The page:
I used to sleep only 4-6 hours per night, but after switching to 7-8 hours consistently for a month, the difference in my life has been tremendous. I've found that I:

  • Am happier
  • Feel more confident
  • Get much more done in less time
  • Listen better
  • Feel alive and engaged
  • Function with far less stress
  • Am able to read people better
  • Etc.

I wish I could say that I ALWAYS get great sleep.  There are plenty of times that I wake up at 2am or 3am and can’t fall back asleep.  But I am learning tips (see below) to help me fall back asleep.

Try some of the following techniques and let me know if they help:

1. Create a sleep ready room.

 

Sleep is serious business.  Turn your bedroom into a sleep-ready room.  For me that means:

  • A really cool room (we turn down the temperature at our house)
  • A warm blanket
  • A fan blowing on me (my wife can’t stand a fan on her but for me it is just the right amount of noise to help me fall asleep fast)
  • Heavy drapes that eliminate light in the room
  • The right setting on my Sleep Number bed
  • Not having any visible clocks in the room (see below for why)

Think of times when you had really great sleep.  What did those times have in common?  Include those commonalities in your sleep ready room.

2. Workout four hours before you want to fall asleep.

 

If you are like me, you might not have much problem falling asleep, but you may wake up at 2am or 3am and not be able to fall back asleep.

Studies have shown that if you want to stay asleep longer you should do a strenuous workout about four hours before you want to fall asleep.  For many this has not only increased the amount that they sleep, but it has improved the quality of their sleep.

3. No screens, including TV, for 2-3 hours before you want to fall asleep.

 

Study after study has shown that the light created from laptops, tablets, smartphones, TV, etc. detracts from our ability to sleep.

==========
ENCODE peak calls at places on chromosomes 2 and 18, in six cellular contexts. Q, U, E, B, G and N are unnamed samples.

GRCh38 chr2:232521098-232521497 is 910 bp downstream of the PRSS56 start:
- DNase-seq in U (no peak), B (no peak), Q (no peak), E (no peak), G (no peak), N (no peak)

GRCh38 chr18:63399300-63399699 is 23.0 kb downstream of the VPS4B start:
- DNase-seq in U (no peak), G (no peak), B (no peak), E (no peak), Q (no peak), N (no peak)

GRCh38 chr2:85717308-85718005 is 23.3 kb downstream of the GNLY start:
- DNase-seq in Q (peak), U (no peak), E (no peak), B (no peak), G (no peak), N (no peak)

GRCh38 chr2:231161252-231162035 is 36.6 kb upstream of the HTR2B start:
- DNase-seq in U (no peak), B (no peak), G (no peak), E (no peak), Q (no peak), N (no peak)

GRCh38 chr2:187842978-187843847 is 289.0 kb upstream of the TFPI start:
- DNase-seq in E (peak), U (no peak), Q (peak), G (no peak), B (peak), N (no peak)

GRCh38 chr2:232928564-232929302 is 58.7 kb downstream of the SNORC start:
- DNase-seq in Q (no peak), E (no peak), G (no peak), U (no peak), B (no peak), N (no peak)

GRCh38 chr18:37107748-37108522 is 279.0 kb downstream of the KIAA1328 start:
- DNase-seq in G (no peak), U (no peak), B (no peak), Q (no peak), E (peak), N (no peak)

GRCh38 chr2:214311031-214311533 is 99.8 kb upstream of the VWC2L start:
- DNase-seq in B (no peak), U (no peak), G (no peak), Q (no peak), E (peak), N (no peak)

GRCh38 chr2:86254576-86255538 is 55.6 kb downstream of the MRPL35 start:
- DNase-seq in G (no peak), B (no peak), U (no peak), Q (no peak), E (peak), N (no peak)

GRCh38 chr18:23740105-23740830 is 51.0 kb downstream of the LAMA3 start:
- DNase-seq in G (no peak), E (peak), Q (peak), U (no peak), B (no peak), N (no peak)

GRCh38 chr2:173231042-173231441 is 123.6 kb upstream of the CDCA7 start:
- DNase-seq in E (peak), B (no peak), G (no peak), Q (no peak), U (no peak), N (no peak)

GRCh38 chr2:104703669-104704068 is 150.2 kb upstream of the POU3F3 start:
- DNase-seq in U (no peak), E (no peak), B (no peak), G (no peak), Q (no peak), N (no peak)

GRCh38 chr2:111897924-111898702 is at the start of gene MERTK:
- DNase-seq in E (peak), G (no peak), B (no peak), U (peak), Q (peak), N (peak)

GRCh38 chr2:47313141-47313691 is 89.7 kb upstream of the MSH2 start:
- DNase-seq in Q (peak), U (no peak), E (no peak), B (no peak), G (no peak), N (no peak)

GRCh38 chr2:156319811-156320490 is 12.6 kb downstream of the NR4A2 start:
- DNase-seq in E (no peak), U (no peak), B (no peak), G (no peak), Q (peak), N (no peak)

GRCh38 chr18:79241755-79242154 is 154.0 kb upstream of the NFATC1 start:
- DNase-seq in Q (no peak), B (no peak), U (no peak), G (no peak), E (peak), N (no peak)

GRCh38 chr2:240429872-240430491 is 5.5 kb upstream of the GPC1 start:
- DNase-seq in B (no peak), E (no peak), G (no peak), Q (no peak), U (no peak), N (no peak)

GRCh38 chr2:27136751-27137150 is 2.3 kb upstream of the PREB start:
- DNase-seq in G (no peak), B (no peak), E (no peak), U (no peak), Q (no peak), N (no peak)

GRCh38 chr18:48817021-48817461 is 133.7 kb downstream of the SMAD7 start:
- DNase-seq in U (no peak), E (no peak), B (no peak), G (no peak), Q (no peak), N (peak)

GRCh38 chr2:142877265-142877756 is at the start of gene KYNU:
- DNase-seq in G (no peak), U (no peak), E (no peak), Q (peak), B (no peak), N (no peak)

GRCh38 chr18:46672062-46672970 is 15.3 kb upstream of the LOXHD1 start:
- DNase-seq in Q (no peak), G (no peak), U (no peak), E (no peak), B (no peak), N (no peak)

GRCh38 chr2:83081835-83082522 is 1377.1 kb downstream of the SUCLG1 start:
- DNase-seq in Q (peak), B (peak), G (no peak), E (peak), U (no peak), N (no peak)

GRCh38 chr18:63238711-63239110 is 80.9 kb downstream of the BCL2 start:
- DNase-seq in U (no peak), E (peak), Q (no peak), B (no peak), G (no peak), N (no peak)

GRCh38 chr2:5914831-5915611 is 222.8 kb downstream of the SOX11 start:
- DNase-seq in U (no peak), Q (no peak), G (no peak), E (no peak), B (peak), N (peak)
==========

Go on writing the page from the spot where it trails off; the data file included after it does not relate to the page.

4. Develop a bedtime routine.

 

If you set up a thirty-minute bedtime routine and you repeatedly follow it, don’t be surprised if, as you start the bedtime routine, you start to get really sleepy.

The body can be trained to fall asleep fast.

5. If you are struggling to fall asleep quickly, read about this weird breathing technique that helps many to fall asleep within 60 seconds.

 

6. If you wake up in the middle of the night, don’t look at your clock.

 

Sometimes when we look at our clocks, we worry about whether or not we will fall asleep, or if it is closer to morning, we can decide not to fall asleep and miss some really needed sleep.

If I let time rule me, I get far less sleep than necessary.

Here is a radical thought. Don't have a clock that is visible in the middle of the night so you can avoid seeing the time.

7. No matter what, if you wake up in the middle of the night, don’t look at a screen.

 

I love tennis.  Sometimes when the tennis season moves to Asia (like it is right now), I am extremely tempted to see if favorite players like Rafael Nadal and Venus Williams won their matches.

If I see that they have won, I feel excited and happy, which means my heart beats faster and I find it hard to fall asleep.

If they have lost, I feel down and that, too, can keep me up longer than I’d like.

If they are in the middle of their matches, well, of course I want to cheer them on.  So I'm tempted to stream the match. So that is not good either.

It is much easier to eliminate the temptation by not even looking at my smartphone if I wake up early.

Plus, as stated above, my sleep is not hindered by the screen’s light.

I really hope you discover what it is like to consistently get great sleep.  If you have other tips that would help increase the chances of consistently getting great sleep, I would love to know.

Chew On This:

 

  • What will you do to encourage you and your team to prioritize sleep?

 

Ryan C. Bailey is an Executive Coach who helps business leaders develop in-demand high performing teams.

How I Learned to Grow by Reduction